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Wednesday, February 27, 2013

What Miles Kimball Gets Wrong About Krugman on Italy's Economy

     Kimball went after Krugman on his Italy post criticizing the austerity imposed in the name of growth. He argues that arguing for fiscal stimulus even during this recession is dangerous as leads to more and more debt:

     "In the last few days, while the US political debate centers on ways to deal with burgeoning debt, UK government debt has been downgraded and investors are demanding much higher yields on Italian debt in the wake of the Italian election results (paywall). As concerns about national credit ratings push economies around the world toward austerity–government spending cuts and tax hikes–some commentators are still calling for economic stimulus at any cost. Joe Weisenthal wrote that David Cameron must spend more money in order to save the British economy. Paul Krugman wrote in “Austerity, Italian Style” that austerity policies simply don’t work. The downside of their prescription of more spending—and perhaps lower taxes—is that it would add to the United Kingdom’s and to Italy’s national debt. And national debt beyond a certain point can be very costly in terms of economic growth, as renowned economists Carmen ReinhartVincent Reinhart, and Kenneth Rogoff convincingly show in their National Bureau of Economic Research Working Paper “Debt Overhangs, Past and Present.”

     http://qz.com/57082/what-paul-krugman-got-wrong-about-italys-economy/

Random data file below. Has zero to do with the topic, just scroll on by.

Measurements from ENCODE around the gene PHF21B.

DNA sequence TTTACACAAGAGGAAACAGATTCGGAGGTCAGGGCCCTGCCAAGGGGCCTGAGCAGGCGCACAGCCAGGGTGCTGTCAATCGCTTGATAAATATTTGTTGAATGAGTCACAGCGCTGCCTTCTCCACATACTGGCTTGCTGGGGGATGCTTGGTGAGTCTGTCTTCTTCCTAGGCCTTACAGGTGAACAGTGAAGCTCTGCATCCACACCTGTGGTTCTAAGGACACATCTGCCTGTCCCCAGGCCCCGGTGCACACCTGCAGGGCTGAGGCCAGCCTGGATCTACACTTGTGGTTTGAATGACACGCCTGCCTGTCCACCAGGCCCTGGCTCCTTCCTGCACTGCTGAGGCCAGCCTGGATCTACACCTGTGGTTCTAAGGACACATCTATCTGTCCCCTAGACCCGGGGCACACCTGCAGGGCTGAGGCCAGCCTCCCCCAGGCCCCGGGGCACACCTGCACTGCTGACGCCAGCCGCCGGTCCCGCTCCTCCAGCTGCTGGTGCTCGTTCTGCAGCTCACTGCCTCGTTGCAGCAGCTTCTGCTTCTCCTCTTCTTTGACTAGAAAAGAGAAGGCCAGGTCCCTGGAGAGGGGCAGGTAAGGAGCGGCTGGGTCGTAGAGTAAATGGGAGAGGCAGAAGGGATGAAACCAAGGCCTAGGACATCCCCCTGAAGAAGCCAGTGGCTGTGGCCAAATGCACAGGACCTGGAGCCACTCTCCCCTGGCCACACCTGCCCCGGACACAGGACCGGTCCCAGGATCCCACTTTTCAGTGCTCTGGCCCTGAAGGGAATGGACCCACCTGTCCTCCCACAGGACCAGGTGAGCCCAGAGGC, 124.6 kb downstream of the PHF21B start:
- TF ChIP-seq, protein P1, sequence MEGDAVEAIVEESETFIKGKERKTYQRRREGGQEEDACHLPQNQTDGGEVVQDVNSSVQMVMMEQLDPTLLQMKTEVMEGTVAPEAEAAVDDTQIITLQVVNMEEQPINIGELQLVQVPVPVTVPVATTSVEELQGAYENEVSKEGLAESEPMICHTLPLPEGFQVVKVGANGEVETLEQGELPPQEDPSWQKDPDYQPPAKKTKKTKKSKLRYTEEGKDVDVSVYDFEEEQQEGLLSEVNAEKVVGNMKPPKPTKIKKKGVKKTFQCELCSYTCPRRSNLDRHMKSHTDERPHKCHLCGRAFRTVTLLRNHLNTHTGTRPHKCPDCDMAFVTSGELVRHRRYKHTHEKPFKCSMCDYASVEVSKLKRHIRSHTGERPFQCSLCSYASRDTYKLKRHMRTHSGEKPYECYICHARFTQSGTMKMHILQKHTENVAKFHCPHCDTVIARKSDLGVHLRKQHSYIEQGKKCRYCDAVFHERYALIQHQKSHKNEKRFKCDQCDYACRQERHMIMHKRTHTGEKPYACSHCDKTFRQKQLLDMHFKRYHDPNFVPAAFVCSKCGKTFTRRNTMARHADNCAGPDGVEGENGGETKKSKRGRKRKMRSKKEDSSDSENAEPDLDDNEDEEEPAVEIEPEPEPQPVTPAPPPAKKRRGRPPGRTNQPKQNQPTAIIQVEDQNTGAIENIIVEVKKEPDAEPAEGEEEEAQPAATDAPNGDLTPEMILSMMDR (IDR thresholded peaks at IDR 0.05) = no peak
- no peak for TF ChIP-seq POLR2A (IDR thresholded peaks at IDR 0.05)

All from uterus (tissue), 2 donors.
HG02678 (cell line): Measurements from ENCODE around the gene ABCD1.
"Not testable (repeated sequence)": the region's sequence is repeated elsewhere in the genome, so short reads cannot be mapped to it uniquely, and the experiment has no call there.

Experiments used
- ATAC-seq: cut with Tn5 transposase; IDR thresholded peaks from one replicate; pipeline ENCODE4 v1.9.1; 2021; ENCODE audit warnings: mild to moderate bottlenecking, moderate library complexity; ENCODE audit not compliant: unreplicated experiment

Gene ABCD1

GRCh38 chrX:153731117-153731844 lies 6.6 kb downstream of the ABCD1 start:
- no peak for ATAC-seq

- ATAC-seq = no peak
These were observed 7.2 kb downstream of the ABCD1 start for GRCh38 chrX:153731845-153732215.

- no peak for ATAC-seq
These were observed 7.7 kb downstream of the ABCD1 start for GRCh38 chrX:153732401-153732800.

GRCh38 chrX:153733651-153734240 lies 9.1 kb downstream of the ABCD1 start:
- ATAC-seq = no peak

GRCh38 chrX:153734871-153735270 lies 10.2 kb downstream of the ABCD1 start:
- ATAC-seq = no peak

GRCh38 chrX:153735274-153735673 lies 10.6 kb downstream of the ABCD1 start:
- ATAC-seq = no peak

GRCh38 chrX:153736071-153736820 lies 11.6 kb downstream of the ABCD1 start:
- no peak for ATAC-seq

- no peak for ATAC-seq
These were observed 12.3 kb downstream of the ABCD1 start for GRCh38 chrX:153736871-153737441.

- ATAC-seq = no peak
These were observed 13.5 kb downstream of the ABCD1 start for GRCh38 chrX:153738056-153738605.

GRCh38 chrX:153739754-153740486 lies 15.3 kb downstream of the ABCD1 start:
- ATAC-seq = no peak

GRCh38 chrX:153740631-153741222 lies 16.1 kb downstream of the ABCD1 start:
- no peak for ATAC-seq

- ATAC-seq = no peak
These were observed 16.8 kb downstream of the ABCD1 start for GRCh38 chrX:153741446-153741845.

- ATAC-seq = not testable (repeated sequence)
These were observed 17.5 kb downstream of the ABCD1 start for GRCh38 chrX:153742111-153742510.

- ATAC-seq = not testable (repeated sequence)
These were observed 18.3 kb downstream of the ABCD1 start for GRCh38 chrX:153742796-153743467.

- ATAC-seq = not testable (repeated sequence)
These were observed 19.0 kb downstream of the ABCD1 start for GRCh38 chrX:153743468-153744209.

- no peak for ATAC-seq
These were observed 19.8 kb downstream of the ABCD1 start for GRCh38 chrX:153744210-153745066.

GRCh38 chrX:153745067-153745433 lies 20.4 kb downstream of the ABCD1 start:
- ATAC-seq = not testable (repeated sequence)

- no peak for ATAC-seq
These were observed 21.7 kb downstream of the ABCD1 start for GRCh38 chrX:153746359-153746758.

Kimball notes that Britain's debt is predicted to rise to 98% of GDP in 2013 with Italy rising to 120%.

      He argues instead for his pet idea of open lines of credit to individuals and businesses-something he's argued for in the past. It seems to be based on the idea that paper cash should be treated differently than electronic cash.

      "First, instead of raising spending or cutting taxes, the Italian and UK governments can directly provide lines of credit to households, as I have proposed for troubled euro-zone countries and for the UK. Although there would be some loan losses, the ratio of stimulus in addition to the national debt would lead to a much better outcome. In particular, after full economic recovery in the short-run, there would be much less debt overhang to cause long-run problems after such a national lines of credit policy  than under Weisenthal’s or Krugman’s prescriptions."

      He then educates Joe Weisenthal on the Zero Bound:

      "But for the UK, it is an even more important mistake to think that monetary policy can’t cut short-term interest rates below zero. Weisenthal quotes a post on Barnejek’s blog, “Has Britain Finally Cornered Itself?” that illustrates the faulty thinking I’m talking about:
Before I start, however, I would like to thank the British government for conducting a massive social experiment, which will be used in decades to come as a proof that a tight fiscal/loose monetary policy mix does not work in an environment of a liquidity trap. We sort of knew that from the theory anyway but now we have plenty of data to base that on.